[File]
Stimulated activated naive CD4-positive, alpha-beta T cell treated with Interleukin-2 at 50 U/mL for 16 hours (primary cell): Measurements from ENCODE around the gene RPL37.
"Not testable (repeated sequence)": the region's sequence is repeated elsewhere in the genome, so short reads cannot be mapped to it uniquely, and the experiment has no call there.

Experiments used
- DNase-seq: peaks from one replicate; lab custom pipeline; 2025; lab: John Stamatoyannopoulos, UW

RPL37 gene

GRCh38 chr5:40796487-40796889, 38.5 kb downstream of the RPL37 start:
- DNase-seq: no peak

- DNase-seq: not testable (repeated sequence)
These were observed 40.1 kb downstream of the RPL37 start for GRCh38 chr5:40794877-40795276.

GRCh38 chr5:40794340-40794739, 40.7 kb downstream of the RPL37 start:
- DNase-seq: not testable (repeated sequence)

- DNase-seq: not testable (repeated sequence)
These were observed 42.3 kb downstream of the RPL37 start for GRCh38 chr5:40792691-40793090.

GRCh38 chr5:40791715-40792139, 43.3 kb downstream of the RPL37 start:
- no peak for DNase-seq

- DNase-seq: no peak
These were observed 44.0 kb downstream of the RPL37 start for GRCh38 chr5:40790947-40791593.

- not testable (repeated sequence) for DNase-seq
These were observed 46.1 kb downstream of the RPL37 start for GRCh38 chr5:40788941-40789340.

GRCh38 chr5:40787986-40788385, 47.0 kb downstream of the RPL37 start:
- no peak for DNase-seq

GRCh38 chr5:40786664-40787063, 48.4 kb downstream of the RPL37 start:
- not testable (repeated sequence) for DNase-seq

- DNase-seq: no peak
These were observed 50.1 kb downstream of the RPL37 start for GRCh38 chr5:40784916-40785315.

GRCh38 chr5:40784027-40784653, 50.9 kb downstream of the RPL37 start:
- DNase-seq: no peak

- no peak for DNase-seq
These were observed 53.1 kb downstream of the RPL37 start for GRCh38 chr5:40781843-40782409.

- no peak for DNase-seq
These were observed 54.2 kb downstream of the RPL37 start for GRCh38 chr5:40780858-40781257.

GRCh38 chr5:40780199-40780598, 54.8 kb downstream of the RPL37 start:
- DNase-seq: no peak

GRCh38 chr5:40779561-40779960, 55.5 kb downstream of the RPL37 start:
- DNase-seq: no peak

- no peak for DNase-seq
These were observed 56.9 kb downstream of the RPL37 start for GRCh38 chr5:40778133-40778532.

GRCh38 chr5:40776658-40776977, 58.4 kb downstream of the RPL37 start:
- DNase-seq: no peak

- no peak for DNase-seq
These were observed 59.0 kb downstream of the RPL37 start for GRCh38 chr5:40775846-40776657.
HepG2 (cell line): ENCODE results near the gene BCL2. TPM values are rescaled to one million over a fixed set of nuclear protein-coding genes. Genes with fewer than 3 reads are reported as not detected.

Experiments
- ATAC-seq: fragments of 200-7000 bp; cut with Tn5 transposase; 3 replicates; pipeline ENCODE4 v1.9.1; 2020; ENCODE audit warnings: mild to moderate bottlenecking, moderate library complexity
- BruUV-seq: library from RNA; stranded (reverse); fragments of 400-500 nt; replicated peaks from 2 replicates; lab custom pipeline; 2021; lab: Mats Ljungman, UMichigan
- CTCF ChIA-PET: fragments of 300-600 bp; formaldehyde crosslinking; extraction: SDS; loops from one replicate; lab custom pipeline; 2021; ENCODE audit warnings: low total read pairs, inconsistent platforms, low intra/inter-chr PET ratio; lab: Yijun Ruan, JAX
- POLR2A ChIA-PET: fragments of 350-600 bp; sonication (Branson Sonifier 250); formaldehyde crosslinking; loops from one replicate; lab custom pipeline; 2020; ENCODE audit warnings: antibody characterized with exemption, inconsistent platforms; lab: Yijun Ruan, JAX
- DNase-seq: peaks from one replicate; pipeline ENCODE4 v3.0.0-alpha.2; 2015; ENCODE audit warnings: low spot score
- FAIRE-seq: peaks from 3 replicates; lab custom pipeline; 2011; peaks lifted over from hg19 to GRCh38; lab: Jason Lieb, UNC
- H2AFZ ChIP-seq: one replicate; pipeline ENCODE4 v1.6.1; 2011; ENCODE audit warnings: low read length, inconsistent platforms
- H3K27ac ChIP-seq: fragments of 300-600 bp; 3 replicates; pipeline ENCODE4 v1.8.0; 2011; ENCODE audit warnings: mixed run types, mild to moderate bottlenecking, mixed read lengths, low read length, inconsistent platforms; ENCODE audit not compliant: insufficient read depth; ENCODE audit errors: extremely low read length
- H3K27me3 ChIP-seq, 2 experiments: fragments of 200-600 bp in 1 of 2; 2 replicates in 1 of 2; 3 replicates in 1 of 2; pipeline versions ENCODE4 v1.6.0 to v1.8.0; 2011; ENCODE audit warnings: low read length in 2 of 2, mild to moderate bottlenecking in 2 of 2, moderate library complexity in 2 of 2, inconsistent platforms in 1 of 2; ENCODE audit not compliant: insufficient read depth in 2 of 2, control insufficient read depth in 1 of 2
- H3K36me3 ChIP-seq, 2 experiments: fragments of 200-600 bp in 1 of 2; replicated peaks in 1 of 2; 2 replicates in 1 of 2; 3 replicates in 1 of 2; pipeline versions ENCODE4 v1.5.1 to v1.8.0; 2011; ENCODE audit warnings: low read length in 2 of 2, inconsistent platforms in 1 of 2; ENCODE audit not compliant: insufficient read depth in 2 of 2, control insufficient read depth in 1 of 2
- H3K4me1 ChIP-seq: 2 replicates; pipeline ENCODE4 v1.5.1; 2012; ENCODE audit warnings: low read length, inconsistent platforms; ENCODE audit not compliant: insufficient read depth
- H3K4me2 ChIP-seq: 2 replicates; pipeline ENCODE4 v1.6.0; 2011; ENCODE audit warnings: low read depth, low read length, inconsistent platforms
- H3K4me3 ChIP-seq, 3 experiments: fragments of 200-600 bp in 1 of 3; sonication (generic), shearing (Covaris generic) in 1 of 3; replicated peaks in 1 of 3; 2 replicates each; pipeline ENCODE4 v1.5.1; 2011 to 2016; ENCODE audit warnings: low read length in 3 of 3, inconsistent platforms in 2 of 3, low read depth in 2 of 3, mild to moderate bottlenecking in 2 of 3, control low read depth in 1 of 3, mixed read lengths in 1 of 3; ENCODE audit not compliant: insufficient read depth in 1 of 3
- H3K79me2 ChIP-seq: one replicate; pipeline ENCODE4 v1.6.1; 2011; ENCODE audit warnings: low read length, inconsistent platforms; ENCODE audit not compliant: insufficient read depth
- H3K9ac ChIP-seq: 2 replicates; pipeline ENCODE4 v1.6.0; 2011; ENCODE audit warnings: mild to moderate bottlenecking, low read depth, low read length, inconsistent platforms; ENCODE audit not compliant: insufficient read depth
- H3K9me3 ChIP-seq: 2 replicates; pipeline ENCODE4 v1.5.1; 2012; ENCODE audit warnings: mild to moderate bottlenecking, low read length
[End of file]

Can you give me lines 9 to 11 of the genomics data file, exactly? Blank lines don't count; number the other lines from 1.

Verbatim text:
These were observed 40.1 kb downstream of the RPL37 start for GRCh38 chr5:40794877-40795276.

GRCh38 chr5:40794340-40794739, 40.7 kb downstream of the RPL37 start:
- DNase-seq: not testable (repeated sequence)